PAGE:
Prospective Changes in Energy Intake, Physical Activity, and Resting Energy Expenditure during Pregnancy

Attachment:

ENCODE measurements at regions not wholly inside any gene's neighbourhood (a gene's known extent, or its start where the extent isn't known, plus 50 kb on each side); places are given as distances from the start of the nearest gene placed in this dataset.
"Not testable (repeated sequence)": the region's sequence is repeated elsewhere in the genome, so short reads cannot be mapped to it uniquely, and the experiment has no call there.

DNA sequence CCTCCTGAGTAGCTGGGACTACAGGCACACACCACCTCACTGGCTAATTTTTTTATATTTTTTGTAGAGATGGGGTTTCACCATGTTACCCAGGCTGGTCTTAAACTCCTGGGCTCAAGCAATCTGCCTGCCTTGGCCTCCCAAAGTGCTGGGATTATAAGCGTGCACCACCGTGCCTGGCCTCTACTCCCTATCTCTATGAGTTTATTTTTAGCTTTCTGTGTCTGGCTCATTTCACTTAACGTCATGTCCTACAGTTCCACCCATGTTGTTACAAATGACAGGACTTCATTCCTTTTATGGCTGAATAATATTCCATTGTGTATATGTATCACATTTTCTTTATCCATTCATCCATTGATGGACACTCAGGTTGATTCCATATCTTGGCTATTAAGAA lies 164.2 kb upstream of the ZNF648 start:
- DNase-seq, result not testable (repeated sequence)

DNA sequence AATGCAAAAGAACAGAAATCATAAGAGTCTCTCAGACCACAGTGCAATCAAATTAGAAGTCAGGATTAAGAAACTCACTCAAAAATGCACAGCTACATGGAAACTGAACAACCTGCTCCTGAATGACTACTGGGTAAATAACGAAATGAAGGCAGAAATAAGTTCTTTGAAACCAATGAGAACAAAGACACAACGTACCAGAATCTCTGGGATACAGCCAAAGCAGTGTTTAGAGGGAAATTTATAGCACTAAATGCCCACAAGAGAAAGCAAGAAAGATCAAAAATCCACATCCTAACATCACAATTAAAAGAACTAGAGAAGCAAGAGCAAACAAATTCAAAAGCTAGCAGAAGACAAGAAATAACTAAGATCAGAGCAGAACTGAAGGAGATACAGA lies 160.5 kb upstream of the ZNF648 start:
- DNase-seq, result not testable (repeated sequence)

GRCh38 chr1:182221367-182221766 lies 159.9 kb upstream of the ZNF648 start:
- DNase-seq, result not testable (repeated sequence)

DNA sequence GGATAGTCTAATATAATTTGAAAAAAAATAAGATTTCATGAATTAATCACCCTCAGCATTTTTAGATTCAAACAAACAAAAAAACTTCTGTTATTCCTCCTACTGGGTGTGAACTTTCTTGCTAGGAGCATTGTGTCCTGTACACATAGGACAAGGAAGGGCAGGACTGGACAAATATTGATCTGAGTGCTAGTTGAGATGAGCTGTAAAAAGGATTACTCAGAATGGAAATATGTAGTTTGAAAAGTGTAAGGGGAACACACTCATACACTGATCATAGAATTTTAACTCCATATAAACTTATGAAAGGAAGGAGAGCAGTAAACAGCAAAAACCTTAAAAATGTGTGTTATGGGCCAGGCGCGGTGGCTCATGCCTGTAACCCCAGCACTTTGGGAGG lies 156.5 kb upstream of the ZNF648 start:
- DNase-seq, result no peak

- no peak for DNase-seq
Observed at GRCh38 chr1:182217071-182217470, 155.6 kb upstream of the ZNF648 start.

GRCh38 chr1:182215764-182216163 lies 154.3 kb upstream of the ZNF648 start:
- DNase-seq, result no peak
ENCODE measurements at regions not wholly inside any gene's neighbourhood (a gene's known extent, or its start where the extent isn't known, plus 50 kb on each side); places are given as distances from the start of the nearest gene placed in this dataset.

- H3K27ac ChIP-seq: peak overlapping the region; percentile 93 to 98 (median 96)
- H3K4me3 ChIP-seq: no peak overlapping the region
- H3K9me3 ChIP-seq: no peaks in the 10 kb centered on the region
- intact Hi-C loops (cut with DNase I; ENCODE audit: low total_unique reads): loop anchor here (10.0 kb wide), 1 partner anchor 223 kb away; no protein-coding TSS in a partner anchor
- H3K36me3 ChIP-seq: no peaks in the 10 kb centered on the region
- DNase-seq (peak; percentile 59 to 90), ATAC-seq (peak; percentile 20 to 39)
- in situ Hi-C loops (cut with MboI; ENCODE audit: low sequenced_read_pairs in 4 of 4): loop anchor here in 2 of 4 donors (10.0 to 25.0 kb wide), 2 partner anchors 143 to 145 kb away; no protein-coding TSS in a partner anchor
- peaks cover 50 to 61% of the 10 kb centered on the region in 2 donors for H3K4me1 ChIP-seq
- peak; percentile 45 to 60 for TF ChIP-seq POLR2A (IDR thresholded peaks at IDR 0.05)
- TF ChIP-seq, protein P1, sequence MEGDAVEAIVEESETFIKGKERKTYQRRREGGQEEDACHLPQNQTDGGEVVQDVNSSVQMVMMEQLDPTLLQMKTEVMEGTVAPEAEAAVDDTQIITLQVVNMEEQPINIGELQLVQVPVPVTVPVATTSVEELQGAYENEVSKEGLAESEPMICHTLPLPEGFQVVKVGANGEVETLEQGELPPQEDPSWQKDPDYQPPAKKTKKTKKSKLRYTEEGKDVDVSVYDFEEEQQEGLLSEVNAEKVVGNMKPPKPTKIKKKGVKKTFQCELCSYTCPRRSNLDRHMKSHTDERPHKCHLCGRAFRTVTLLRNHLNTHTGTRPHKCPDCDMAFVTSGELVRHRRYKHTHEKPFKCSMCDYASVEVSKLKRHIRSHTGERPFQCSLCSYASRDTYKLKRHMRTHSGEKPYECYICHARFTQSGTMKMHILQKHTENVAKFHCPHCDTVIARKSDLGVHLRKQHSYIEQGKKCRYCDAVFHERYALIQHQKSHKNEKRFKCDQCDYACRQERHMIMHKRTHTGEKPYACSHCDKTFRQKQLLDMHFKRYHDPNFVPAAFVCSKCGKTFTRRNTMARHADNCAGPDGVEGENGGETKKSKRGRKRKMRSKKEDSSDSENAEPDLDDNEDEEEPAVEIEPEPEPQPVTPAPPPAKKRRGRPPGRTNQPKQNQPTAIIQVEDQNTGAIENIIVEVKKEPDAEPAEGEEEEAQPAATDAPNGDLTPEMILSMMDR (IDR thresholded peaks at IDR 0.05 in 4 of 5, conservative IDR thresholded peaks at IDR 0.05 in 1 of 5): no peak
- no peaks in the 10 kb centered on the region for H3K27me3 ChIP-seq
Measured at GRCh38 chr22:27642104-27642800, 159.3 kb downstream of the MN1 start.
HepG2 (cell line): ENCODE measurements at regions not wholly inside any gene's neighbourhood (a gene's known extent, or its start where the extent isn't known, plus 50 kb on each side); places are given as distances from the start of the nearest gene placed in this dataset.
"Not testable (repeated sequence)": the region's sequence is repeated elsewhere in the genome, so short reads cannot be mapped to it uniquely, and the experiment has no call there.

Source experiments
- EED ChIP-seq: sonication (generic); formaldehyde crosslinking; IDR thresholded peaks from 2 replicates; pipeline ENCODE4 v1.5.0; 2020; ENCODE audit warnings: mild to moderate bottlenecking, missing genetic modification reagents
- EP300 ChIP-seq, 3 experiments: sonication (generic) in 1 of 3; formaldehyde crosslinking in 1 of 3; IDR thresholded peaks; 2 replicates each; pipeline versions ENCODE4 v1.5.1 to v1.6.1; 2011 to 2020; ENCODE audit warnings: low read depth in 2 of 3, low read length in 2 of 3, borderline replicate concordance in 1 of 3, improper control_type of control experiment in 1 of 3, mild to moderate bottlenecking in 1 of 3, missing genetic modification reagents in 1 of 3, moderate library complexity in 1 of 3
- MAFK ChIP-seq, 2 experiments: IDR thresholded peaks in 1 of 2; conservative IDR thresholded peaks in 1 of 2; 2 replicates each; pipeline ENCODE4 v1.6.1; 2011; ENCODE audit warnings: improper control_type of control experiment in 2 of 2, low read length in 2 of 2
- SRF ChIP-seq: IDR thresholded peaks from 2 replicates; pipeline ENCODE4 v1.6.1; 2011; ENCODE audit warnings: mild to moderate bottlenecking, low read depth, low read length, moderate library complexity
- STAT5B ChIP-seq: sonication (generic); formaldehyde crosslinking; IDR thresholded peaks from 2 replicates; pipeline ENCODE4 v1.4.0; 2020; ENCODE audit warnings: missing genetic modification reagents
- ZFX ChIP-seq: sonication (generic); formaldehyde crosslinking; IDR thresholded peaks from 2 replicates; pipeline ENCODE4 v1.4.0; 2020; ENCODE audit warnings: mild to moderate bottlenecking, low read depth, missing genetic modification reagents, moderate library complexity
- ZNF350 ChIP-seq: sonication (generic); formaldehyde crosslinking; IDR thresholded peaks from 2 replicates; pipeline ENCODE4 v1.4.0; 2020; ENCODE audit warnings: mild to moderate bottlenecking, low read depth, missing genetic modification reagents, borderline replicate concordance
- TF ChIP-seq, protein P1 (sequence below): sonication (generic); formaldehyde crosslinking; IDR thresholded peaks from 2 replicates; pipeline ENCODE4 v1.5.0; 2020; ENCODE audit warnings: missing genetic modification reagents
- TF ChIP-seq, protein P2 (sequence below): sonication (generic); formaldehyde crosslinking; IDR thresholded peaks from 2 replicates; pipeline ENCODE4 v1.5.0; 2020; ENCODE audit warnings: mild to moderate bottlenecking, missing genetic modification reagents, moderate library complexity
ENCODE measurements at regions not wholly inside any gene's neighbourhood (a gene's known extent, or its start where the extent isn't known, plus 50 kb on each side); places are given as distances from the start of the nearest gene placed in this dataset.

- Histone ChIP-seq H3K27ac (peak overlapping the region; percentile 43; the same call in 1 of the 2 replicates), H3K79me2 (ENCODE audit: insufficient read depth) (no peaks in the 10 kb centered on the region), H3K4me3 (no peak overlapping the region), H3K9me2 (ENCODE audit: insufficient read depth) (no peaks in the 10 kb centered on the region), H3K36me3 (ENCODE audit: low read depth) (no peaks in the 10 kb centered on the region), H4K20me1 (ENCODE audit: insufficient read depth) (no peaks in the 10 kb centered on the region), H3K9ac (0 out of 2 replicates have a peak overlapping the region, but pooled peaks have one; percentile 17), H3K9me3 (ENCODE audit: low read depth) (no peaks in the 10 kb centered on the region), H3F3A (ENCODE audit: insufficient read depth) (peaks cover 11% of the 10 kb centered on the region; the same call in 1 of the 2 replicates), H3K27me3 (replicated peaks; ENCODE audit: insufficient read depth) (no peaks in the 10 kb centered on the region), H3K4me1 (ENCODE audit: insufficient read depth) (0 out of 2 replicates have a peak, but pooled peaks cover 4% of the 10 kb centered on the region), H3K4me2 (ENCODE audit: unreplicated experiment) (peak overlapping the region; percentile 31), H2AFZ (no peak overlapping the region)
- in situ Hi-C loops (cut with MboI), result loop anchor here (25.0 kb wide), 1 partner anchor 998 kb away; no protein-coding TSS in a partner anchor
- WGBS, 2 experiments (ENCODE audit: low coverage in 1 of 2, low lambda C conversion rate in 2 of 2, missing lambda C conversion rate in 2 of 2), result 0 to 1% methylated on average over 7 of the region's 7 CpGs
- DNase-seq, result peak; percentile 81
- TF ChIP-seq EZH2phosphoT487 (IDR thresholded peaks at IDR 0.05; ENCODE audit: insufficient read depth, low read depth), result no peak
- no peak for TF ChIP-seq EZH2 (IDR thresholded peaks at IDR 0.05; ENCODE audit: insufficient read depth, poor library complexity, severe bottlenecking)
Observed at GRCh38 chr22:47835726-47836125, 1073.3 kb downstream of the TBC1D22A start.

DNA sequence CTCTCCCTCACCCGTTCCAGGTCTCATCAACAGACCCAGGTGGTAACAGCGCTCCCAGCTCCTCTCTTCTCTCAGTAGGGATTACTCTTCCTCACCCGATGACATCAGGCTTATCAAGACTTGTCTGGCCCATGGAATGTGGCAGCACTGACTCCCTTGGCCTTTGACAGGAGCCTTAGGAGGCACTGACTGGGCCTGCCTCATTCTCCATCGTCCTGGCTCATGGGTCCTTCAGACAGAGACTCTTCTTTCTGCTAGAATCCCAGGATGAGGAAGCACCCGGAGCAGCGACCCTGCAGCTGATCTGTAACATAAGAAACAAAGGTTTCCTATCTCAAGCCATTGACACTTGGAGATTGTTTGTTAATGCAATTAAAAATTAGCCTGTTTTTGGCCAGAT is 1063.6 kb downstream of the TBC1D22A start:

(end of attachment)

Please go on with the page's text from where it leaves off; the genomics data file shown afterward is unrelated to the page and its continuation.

Background and Purpose: Prenatal changes in energy intake (EI), physical activity (PA), and resting energy expenditure (REE) are important determinants of future health and obesity outcomes. This study examined changes in EI, PA and REE in 16 adult, pregnant women (75% Normal-weight, 15% overweight/obese) early in pregnancy (<16 weeks), mid-pregnancy (24 weeks) and late-pregnancy (32-weeks). Results: From early to mid-pregnancy, women gained an average of 3.7 ± 2.9 kg; EI remained relatively constant (-74 ± 826 kcal/d), PA levels declined by -574 ± 1180 Metabolic Equivalent (METS)*min/wk, and REE increased 122 ± 326 kcal/d. From mid-pregnancy to late-pregnancy, women gained 5.9 ± 2.4 kg; EI increased by 279 ± 352 kcal/d, PA levels increased (460 ± 2000 METS*min/wk) but remained 393 METS*min/wk below early in pregnancy, and REE increased by 251 ± 218 kcal/d. Weight gain trajectories were consistent with IOM recommendations for healthy gestational weight gain (GWG). Conclusions: Findings suggest among women with health GWG, a pattern of gradual and relatively small increases in reported EI and REE is expected, with marginal declines in PA throughout pregnancy. Future research with a larger sample size should identify specific caloric and exercise goals associated with healthy GWG and pregnancy health outcomes.